Skip to content

Local board sends report on drought to governor

FARMINGTON – The St. Francois County Emergency Board met Thursday morning at the United States Department of Agriculture (USDA) office in Farmington to discuss the impact of the drought that has inflicted the Parkland.

“The meeting went great,” said Ed Templeton of the USDA. “We completed an assessment of the drought situation for St. Francois County and for Iron County. The assessments will now be sent to Governor Matt Blunt’s office.”

Gary Cleve, director of the farm services agency at the USDA, said area farmers are facing severe consequences due to the drought.

“We estimate that area farmers have lost 75-80 percent of their pastures as a result of the drought,” Cleve said. “The hay crop is at a 50 percent loss while the corn crop is at a 60 percent loss. This is the most critical time for corn to receive moisture.”

Cleve said the least affected crop is soy beans.

“We figure that soy bean farmers are facing a 40 percent loss,” Cleve said. “We have a number of livestock producers that are losing their water sources. The creeks and ponds are going dry.”

Cleve said it will be up to Blunt as to what is done as a result of the report that was completed on Thursday.

“The governor will most likely now request us to fill out a damage assessment report, which we will do,” Cleve said. “Following that, Governor Blunt will decide whether or not to declare this area a disaster area.”

Cleve said declaring the area a disaster area will enable farmers and landowners, who have at least a 40 percent loss, to have access to low interest loans. The loans can be used to buy feed, hay, or just about anything else needed to survive the drought.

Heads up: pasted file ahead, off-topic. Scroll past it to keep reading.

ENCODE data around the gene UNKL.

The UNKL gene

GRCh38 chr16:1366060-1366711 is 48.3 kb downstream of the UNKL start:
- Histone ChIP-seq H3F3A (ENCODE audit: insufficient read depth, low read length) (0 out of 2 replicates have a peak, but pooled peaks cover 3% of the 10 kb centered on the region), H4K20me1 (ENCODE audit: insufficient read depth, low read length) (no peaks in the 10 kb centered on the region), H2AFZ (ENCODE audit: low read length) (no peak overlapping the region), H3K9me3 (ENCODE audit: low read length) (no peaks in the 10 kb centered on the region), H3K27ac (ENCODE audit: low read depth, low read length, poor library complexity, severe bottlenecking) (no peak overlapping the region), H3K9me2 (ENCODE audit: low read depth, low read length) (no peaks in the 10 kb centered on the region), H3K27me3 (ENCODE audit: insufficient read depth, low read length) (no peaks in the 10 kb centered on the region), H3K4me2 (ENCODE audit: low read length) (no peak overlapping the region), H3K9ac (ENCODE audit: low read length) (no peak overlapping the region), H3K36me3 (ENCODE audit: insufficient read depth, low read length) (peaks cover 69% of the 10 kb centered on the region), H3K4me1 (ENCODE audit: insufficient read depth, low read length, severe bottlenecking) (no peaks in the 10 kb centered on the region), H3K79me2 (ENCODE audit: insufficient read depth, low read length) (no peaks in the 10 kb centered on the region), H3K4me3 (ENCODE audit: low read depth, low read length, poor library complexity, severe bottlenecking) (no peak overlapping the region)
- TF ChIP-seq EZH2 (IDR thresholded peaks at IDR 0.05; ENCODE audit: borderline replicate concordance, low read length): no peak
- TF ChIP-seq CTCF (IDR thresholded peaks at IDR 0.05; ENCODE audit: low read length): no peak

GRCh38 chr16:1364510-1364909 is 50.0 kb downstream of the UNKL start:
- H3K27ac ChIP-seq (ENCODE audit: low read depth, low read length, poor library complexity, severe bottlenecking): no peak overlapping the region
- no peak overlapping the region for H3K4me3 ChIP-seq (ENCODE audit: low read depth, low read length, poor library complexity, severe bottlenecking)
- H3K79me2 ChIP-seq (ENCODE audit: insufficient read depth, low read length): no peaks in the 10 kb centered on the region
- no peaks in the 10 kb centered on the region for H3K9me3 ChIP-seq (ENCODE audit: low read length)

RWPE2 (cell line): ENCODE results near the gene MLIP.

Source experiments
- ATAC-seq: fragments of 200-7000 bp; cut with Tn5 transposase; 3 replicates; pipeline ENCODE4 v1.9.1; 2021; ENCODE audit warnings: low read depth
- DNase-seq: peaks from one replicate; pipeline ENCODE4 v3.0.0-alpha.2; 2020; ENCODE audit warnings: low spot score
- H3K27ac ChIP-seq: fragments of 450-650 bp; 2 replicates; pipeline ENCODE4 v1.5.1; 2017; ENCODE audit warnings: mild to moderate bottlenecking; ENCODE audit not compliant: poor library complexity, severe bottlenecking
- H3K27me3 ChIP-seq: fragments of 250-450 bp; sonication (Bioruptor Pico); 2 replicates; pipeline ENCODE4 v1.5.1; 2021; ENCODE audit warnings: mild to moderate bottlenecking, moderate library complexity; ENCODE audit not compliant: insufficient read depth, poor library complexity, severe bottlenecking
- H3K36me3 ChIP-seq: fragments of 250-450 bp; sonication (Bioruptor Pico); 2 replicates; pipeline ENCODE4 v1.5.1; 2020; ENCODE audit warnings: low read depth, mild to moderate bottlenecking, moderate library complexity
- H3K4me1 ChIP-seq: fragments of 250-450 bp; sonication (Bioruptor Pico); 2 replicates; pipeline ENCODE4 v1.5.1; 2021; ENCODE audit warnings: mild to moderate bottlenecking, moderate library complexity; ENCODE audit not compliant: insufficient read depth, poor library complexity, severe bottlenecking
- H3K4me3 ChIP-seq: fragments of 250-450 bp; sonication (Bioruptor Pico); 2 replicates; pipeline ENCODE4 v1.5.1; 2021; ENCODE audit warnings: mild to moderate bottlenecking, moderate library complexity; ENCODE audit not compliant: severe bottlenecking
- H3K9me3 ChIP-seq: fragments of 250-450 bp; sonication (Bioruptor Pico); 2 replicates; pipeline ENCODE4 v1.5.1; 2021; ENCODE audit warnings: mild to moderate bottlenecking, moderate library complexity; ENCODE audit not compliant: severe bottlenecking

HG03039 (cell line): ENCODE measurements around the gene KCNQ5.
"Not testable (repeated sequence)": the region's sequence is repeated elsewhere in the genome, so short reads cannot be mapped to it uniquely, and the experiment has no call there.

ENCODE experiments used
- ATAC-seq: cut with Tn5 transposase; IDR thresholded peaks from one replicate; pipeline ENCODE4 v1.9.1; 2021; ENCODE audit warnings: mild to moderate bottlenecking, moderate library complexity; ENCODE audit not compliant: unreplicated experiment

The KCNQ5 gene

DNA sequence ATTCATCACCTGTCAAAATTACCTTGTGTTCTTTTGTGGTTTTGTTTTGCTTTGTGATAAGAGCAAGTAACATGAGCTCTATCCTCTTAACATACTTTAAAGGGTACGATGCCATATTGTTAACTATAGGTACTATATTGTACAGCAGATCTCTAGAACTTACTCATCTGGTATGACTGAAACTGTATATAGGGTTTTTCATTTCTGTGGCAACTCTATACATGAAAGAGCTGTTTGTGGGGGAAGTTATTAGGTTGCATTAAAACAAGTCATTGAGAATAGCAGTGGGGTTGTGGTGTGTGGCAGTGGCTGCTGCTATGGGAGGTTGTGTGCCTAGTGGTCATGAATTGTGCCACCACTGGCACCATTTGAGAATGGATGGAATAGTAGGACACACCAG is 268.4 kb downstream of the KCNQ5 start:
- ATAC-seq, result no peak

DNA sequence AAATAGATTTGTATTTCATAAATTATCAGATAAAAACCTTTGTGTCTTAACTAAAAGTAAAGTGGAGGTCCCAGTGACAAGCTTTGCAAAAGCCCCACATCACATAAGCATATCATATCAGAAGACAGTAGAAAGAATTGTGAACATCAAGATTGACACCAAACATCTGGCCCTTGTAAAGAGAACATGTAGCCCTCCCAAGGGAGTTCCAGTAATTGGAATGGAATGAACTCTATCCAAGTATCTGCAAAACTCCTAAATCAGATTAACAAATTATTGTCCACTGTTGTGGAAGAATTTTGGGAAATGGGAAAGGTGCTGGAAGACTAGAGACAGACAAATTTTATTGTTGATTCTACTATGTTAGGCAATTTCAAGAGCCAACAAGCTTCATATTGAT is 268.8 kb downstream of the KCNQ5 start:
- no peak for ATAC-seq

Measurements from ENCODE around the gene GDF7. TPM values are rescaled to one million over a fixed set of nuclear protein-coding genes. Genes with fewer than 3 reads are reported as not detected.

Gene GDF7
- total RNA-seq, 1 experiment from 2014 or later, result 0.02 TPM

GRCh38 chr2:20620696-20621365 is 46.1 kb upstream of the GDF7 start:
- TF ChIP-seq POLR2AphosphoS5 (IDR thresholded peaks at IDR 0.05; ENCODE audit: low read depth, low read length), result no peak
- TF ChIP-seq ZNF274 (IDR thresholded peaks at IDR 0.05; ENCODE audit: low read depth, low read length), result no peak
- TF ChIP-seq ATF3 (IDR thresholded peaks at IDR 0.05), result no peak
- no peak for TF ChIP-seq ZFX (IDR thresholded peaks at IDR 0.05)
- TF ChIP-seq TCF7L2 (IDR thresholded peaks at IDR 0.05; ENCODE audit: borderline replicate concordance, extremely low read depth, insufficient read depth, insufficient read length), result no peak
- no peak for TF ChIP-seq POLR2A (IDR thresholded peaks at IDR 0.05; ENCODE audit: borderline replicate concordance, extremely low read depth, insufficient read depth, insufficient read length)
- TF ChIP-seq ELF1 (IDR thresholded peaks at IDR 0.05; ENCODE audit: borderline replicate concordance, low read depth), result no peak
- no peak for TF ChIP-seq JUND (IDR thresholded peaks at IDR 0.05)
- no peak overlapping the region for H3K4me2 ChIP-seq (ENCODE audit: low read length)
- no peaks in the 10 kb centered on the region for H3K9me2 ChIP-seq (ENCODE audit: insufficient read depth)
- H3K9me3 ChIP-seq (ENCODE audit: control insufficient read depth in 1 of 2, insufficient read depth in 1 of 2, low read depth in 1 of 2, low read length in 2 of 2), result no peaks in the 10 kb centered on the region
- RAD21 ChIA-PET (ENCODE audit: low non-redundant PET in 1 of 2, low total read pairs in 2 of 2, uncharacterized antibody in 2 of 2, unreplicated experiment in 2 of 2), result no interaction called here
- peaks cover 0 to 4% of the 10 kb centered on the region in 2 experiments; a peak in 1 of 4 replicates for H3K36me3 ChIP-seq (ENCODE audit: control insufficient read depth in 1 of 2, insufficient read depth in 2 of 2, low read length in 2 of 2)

“We are also requesting that a program be made available to farmers and landowners that will assist them in utilizing alternative water sources,” Cleve said. “In order to fund that program, Congress would have to appropriate money.”

Blunt issued a drought alert for St. Francois County earlier this week. St. Francois County was one of 23 counties in southeast, south-central and northeast Missouri that were included in the alert.

The Department of Natural Resources has been directed to activate Missouri’s Drought Assessment Committee.

“The Drought Assessment Committee is critical to Missouri citizens who are faced with the ruinous effects of drought conditions,” Blunt said. “It was designed because of the very serious drought-related impacts the state of Missouri experienced during the early 1990s. The committee provides a means for state and federal agencies to work together for the benefit of Missouri’s drought-stricken areas.”

Leave a Comment